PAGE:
Unwanted lughole of top cat

"A tall, gangly, annual herbaceous plant with odd-looking flowers."

That's how Lion's Ear is introduced in Kew's picture guide to the plants and flowers of the world, Plant. The brief entry ends with a warning: "it should be monitored where grown to ensure it does not get into open countryside".

Native to South Africa, Leonotis leonurus is already invasive in at least southeast USA, Hawaii and Australia. In Victoria, there is an established population near Lakes Entrance as well as occasional reports of it escaping and establishing near gardens around Melbourne.

We grow it in Melbourne Gardens and I remember during my stint as a horticultural assistant in the early 1980s, my old colleague and friend John Beetham would irritate me no end by singing "Here comes Leonardo, Leonardo Lion..." from the 1960s cartoon show when ever this plant appeared on a census or in a garden bed we might be checking.

The usually yellow, orange or orange-red flowers (see above in the Karoo Desert National Botanical Garden) produce lots of nectar at the base of a long tube, an irresistible package of colour, shape and food source for sunbirds.

Similarly with another of the Leonotis species I saw in South Africa, this one bright red flowered and growing in a weedy verge of Kirstenbosch National Botanical Garden. I think it is Leonotis neptifolia, native to tropical Africa and India and appropriately for a December post, with the common name of Christmas Candlestick.

There are 13 others species of Leonotis, all from southern and eastern Africa. Leonotis leonurus is by far the most commonly cultivated. Outside gardens in South Africa it grows naturally among rocks in grassland, as it does in the landscaped garden of Karoo.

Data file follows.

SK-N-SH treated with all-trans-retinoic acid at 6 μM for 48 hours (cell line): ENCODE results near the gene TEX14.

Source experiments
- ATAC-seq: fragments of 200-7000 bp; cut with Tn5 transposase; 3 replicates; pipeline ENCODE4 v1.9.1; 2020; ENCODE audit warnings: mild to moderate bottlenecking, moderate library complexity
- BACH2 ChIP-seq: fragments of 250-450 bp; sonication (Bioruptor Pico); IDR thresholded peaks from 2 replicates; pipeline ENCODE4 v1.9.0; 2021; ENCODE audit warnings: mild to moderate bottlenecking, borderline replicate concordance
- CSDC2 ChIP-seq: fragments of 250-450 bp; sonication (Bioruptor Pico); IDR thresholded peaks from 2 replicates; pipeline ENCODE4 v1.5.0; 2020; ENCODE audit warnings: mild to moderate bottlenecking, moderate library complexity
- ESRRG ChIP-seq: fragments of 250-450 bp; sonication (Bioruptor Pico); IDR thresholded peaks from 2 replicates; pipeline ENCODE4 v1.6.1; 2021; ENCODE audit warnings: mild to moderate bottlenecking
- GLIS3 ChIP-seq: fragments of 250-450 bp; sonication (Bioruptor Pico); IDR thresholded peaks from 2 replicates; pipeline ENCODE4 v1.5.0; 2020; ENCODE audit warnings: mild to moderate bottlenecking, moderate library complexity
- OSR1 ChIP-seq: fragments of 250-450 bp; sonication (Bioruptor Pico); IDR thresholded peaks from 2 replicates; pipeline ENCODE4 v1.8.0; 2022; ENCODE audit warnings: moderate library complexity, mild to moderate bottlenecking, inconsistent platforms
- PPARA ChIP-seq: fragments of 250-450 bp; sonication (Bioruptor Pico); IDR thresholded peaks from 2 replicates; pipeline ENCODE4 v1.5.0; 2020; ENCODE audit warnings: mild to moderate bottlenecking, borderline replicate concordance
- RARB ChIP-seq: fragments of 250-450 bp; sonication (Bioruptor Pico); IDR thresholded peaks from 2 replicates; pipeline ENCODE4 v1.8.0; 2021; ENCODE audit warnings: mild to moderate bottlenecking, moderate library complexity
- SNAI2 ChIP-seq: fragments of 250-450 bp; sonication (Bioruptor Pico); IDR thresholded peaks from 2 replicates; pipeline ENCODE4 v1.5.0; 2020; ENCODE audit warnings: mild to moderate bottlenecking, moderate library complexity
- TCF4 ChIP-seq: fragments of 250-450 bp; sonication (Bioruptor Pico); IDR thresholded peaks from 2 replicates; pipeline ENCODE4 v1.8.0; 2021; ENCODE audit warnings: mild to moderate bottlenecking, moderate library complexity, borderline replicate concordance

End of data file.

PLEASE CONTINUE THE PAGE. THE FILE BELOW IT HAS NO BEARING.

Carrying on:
As you've no doubt guessed, the genus name Leonotis has something to do with lions. Leon is Greek for lion and otis means ear. Hence, Lion's Ear, a reference to the hairy upper lip of each flower. The species name leonurus provides another connection to the giant cat. Urus means coloured, so a reference to the yellowy-orange flowers of some growth forms.

Just to keep this linguistic trail warm, a compound has been extracted from the leaves called leonurine - urine originally a Latin or Greek work for liquid or water. The plant has been used traditionally for a lots of ailments, from headaches to haemorrhoids. Chemical testing of the leaves has revealed properties to treat pain and inflammation.

Indeed, as noted on this sign in the Karoo National Botanical Garden, the Khoikhoi of south-western Africa smoked the leaves of this species for a "calming and euphoric effect". In fact in South Africa, they call the plant Wild Dagga, or in Afrikaan Wildedagga, from the slang for cannibis, although the effect are apparently 'very mild and not as potent'. 

The Karoo sign text helpfully adds that this plant is in the mint rather than cannabis family. It's also worth pointing out that subsequent studies on rats have shown damaging effects on red blood cells and death, so caution has been recommended in any use. 

That said, sucking the nectar from the flowers, as South African children will do, seems as safe as sucking it from the various weedy climbers growing around Euroa, as I used to do as a kid.